Examples Table 2.
CCl4 CBr4 carbon tetrabromide 11 12 A. Ethers and Thioethers a The chain must contain the maximum number of principal functional group s ; In the naming of ethers as alkyloxy derivatives of alkanes, it is general practice to shorten then the names of compounds containing four or less carbons to alkoxy derivatives i. An alternative system for naming ethers or thioethers is to name the alkyl groups on oxygen sulfur and list them in alphabetical order as separate words before the name "ether" or B.
Naming the Principal Chain sulfide. Examples Table 3. Alternatively, the alcoholates may be named as alkyloxides dropping the "yl" syllable for the first four members as in ether naming. Acids, Salts of Acids and Acid Anhydrides succinic acid butanedioic acid HO C CH2 CH2 C OH Carboxylic acids are named by identifying the longest carbon chain containing the carboxylic acid functional group and using this carbon chain as the stem for the carboxylic acid name.
O O The ending "-anoic acid" is added to the stem to indicate that the compound is a carboxylic acid.
Acid Halides anhydride. When unsymmetrical, the two acid groups are named as separate words in Acid halides are maned by replacing the "-ic acid" ending of the parent carboxylic acid with alphabetical order and the word anhydride is added. CH3 When there are substituents on the N atom, these are named using N-alkyl or N,N-dialkyl as prefixes note N or N,N are italicised immediately before the main chain name. Esters O The alkyl alkenyl etc. Ketones J. Since an aldehyde carbonyl group must always lie at the end of a carbon chain, it is always is given the 1 location position in numbering and it is not necessary to include it in the name.
There are several simple carbonyl containing compounds which have common names which are retained by IUPAC. Also, there is a common method for naming aldehydes and ketones.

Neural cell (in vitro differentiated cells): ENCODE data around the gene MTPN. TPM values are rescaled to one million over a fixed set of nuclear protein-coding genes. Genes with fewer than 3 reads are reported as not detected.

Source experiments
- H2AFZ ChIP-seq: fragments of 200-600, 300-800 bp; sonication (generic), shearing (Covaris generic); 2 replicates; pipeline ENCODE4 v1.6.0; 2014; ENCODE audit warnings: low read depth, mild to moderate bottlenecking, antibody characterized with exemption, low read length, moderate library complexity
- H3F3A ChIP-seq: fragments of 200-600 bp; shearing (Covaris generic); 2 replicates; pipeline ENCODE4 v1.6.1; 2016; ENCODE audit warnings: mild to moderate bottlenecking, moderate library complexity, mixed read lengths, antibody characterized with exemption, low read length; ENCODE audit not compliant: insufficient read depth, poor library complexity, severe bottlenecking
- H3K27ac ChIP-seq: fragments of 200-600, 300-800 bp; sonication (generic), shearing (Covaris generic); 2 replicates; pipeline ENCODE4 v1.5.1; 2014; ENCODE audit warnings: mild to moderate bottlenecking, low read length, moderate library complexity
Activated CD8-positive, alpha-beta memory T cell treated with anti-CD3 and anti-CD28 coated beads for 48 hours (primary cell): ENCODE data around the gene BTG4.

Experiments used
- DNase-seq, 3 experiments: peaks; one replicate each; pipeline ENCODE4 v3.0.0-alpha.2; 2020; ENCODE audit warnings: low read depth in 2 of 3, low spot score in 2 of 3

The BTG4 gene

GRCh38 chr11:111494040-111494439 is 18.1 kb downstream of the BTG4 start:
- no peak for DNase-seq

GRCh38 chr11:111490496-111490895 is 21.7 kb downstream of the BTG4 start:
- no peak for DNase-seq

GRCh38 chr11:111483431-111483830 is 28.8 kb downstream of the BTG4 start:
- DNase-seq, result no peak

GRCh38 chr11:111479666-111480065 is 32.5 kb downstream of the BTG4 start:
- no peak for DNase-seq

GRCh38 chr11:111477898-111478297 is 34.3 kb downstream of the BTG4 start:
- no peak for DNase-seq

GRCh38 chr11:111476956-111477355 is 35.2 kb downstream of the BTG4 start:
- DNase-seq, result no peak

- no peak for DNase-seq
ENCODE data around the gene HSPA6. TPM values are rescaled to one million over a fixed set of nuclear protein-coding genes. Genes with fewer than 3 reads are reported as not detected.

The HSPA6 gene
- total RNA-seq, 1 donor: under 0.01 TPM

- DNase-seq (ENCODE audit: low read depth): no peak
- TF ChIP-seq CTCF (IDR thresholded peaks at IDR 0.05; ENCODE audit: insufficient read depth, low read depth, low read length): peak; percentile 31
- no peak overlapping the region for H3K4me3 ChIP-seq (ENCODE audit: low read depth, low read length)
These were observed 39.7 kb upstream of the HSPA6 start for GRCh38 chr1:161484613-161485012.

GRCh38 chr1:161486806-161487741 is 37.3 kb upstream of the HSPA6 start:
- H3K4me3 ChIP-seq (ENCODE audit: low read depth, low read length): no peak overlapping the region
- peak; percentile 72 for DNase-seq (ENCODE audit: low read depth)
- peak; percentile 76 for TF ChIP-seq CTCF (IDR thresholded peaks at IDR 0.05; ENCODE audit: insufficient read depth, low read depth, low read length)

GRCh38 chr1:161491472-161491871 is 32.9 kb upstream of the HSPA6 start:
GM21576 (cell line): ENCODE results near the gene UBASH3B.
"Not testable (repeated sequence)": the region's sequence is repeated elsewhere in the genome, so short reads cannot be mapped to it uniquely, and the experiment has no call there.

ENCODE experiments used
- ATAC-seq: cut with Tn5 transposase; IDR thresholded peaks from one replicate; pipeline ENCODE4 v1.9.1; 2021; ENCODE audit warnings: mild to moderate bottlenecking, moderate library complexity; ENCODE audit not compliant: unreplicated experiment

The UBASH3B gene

For aldehydes common parent chain names, similar to those used for carboxylic acids, are used and the suffix —aldehyde is added to the end. In common names of aldehydes, carbon atoms near the carbonyl group are often designated by Greek letters.
The atom adjacent to the carbonyl function is alpha, the next removed is beta and so on.
If the aldehyde moiety -CHO is attached to a ring the suffix —carbaldehyde is added to the name of the ring. The carbon attached to this moiety will get the 1 location number in naming the ring. Summary of Aldehyde Nomenclature rules Aldehydes take their name from their parent alkane chains. The -e is removed from the end and is replaced with -al.
The aldehyde funtional group is given the 1 numbering location and this number is not included in the name.
For the common name of aldehydes start with the common parent chain name and add the suffix -aldehyde. Substituent positions are shown with Greek letters. When the -CHO functional group is attached to a ring the suffix -carbaldehyde is added, and the carbon attached to that group is C1.
Aldehyde Common Names to Memorize There are some common names that are still used and need to be memorized. Recognizing the patterns can be helpful. A ketone carbonyl function may be located anywhere within a chain or ring, and its position is usually given by a location number.
Chain numbering normally starts from the end nearest the carbonyl group. Very simple ketones, such as propanone and phenylethanone do not require a locator number, since there is only one possible site for a ketone carbonyl function.